Penetrating problemMines laying on the seabed can be hard to detect among the clutter of rocks, seaweed and waste. “The more objects you detect, the more time you need to make a proper classification,” said Cmdr. Herman Lammers of the Royal Netherlands Navy, director of the NATO Naval Mine Warfare Centre of Excellence in Ostend, Belgium.

“Buried mines lie completely under the seabed, are fully covered, and can only be detected with specialized, bottom penetrating sonar systems, or other sophisticated detection systems like magnetic anomaly detection,” said Lammers. “For buried mines it is even more difficult, as you have to look into the bottom to detect them. At the moment there are only very few sonar systems that are able to do so,” Lammers said.  “It’s only possible to classify them, but you can’t identify them.”

“Penetration sonar systems are low-frequency systems and are for the moment quite large to deploy from a ship, or incorporate into a UUV,” Lammers said.

Low-Frequency Broadband

The Naval Research Laboratory (NRL) in Washington, D.C. has developed Low-frequency broadband (LFBB), a technology area that exploits the structural acoustics involved with underwater sonar.  According to Dr. Brian Houston, Acoustics Division Superintendent at NRL, LFBB can go beyond determining if something is there, it can also determine what it is.

“When you transmit sound, the acoustic return is very different depending on the physical object that is reflecting that acoustic energy.  It might be a naturally occurring thing like a rock on the bottom, or something that’s man-made, like a mine. In the water column, it might be a submarine versus a whale.   What’s in the acoustic return is very different for each of those targets.  Sonar has traditionally helped us know where something is, how far a way it is, and sometime provides an image.  But in addition to bearing and range, we can now determine what it is.  That return has specific physics in it that we can exploit, and we can know something about the physical object and based on how it responds.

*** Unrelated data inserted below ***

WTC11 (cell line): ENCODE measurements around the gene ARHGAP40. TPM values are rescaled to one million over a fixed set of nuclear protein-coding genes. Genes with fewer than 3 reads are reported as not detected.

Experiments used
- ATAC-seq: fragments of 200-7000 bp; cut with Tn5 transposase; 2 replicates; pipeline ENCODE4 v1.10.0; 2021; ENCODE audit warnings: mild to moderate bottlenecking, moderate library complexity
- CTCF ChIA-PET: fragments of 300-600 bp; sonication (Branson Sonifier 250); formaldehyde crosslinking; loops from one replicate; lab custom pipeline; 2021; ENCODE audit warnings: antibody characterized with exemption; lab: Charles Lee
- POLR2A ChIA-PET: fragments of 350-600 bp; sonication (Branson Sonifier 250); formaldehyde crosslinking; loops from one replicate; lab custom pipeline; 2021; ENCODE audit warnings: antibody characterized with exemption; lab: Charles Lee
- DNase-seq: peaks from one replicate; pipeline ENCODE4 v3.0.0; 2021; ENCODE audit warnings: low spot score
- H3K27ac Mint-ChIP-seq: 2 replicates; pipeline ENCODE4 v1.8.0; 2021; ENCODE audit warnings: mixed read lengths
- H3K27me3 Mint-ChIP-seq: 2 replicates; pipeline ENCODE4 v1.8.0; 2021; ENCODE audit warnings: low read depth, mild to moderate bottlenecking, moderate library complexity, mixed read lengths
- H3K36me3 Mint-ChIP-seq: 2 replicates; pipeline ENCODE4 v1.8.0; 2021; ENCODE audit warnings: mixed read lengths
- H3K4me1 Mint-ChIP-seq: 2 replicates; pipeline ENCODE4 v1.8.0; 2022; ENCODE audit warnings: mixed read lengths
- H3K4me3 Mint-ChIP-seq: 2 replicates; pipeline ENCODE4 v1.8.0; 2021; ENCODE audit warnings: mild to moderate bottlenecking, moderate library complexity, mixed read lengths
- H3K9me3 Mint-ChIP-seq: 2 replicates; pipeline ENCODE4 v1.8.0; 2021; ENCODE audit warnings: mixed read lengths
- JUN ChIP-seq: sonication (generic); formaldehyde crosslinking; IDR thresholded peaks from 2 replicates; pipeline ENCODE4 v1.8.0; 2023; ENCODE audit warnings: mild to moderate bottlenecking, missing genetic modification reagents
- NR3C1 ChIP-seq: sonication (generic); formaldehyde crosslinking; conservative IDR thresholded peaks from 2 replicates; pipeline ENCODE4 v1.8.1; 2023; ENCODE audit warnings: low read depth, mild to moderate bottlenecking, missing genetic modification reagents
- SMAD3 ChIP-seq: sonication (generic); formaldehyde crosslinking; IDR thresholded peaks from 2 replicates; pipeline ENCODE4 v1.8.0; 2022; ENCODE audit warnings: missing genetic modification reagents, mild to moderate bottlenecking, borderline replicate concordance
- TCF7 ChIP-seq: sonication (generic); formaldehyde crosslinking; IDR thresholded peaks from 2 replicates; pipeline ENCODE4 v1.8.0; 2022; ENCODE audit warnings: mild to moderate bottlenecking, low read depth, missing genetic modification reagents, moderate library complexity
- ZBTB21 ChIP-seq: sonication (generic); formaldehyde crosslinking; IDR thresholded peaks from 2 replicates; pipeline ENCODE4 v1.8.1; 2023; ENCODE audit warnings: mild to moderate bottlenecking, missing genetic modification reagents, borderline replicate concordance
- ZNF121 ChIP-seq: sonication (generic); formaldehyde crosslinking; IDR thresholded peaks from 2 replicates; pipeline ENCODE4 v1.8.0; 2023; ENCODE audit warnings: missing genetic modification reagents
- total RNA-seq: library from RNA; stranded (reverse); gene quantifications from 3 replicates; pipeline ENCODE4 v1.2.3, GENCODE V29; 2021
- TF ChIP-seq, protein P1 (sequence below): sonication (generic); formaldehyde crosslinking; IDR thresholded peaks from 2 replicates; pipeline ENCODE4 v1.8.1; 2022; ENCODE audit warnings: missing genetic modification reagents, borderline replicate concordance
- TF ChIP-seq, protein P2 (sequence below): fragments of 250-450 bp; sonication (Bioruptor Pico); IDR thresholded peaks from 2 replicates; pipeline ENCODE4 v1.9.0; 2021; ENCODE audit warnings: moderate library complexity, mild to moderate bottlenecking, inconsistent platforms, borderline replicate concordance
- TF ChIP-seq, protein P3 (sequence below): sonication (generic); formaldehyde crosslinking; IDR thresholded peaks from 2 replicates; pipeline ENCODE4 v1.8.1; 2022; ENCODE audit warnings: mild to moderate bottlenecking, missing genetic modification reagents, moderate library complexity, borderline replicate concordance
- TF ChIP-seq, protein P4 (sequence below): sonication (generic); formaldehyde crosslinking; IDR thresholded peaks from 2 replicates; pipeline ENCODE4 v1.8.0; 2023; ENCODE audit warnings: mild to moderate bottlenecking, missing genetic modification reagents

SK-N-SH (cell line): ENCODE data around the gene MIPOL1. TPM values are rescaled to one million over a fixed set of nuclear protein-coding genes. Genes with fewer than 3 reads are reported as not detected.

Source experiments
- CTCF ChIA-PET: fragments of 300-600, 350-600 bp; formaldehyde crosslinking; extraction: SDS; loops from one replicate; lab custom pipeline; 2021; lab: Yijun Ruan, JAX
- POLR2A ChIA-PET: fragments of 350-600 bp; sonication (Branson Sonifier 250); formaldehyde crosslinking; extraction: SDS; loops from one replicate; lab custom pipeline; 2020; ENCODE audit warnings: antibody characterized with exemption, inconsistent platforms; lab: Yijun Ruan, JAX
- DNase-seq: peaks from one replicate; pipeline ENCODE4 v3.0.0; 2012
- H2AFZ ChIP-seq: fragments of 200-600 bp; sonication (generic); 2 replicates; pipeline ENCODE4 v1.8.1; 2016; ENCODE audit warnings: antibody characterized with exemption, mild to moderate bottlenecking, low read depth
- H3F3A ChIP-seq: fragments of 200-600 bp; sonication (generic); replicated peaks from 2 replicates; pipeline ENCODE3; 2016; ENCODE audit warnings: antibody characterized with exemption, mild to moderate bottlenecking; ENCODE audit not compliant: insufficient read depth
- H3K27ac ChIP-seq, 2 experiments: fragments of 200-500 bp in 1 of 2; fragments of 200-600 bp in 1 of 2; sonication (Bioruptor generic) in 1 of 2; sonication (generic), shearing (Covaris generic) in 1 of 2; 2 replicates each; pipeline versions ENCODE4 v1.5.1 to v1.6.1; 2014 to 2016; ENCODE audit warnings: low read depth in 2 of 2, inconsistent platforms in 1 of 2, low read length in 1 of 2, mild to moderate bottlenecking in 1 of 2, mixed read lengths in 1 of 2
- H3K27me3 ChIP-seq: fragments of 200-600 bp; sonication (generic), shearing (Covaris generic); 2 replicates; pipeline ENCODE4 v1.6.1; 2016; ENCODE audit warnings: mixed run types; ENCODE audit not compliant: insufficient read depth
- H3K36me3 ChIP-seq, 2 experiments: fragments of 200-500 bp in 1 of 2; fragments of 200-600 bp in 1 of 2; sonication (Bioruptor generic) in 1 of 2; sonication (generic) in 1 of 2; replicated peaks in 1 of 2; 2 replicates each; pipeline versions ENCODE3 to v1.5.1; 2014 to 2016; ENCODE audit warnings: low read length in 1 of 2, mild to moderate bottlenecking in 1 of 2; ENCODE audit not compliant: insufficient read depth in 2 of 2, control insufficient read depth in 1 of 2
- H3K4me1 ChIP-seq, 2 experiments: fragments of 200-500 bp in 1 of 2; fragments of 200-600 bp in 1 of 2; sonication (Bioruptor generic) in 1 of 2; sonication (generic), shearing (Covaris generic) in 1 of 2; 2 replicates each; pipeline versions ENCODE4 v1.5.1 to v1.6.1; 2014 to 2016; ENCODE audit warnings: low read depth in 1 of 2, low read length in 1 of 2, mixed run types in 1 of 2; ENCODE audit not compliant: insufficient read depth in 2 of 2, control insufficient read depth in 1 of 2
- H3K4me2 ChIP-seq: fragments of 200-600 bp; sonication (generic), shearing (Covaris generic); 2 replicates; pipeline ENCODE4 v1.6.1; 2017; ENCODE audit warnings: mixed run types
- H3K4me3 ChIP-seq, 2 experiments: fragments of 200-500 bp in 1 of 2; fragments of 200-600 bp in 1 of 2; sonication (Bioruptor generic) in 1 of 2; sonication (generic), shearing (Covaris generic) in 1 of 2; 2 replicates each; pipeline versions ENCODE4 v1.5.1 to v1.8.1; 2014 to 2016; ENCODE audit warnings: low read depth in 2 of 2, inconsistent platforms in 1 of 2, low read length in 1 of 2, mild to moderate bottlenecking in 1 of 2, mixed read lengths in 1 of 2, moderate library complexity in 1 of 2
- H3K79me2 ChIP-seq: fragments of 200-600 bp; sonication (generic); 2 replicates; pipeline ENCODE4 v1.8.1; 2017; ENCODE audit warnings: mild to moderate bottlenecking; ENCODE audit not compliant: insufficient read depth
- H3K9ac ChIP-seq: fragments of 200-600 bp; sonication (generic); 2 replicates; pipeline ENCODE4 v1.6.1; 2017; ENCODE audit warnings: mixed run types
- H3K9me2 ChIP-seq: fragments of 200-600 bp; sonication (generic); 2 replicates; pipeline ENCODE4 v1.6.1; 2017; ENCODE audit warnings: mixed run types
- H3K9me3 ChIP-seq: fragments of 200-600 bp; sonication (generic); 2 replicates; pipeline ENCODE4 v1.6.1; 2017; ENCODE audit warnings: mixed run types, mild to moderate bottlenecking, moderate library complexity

Houston said LFBB is both a sensor approach as well as the methodical analysis of data. “We are now doing a lot of onboard processing, so we can take the data and process it on board the vehicle to enable autonomy decision making,” he said.

The General Dynamics Mission System Knifefish 21-inch UUV uses the LFBB technology and is the only system currently available that is capable of detecting, classifying and identifying buried mines in a high-clutter environment. Knifefish is a program of record and part of the Littoral Combat Ship (LCS) Mine Countermeasures (MCM) Mission Package.  According to a Navy statement, The Navy plans to procure 30 Knifefish systems--24 in support of LCS Mine Countermeasure Mission Packages and an additional six systems for deployment from vessels of opportunity.

The Naval Mine Warfare Centre of Excellence supports NATO and its member and partner nations by providing comprehensive expertise on Naval Mine Warfare.  It is one of 27 NATO-accredited COEs that contribute to NATO transformation and operational efforts; capability development process; mission effectiveness and interoperability through concept development and experimentation; doctrine development and standardization; exercises, education and training; and analysis and lessons learned.  The work between NATO and the COEs is coordinated by NATO Allied Command Transformation in Norfolk, Virginia.

Marine Technology Magazine, page 18,  Jan 2022